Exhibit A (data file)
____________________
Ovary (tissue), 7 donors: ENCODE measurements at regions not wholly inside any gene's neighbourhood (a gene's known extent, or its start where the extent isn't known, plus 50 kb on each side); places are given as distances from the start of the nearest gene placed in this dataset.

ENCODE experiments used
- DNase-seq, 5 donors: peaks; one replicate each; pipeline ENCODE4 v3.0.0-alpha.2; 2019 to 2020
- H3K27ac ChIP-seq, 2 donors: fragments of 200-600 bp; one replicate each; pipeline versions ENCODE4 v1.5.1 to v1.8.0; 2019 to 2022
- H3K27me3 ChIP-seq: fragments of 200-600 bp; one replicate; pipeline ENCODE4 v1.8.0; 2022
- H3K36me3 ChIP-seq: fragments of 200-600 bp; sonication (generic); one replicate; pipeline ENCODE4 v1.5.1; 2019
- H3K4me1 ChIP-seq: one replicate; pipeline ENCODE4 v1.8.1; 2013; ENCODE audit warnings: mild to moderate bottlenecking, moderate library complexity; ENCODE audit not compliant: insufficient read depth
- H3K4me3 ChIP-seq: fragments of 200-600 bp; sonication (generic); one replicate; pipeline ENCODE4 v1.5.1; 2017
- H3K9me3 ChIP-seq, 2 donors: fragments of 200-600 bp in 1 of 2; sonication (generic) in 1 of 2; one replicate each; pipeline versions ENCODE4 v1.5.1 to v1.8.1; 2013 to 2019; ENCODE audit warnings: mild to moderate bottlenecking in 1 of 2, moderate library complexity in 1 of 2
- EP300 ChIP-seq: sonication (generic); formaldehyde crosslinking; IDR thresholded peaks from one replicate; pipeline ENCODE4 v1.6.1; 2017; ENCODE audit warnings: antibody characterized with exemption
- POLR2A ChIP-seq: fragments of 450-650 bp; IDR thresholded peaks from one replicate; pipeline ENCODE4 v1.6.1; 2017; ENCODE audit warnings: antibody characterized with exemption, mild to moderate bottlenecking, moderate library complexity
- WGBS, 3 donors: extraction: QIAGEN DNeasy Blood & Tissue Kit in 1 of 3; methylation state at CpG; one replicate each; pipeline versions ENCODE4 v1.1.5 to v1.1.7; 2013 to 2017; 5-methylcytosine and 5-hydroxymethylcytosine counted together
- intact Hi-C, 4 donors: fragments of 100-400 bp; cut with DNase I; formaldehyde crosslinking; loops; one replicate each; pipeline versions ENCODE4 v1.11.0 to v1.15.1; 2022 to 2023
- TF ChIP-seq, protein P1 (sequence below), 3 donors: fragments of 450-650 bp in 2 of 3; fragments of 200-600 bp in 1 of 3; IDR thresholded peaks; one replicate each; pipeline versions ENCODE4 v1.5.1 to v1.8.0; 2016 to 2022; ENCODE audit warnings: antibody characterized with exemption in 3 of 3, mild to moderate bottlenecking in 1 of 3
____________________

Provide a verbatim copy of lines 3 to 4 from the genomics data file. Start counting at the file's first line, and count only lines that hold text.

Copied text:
- DNase-seq, 5 donors: peaks; one replicate each; pipeline ENCODE4 v3.0.0-alpha.2; 2019 to 2020
- H3K27ac ChIP-seq, 2 donors: fragments of 200-600 bp; one replicate each; pipeline versions ENCODE4 v1.5.1 to v1.8.0; 2019 to 2022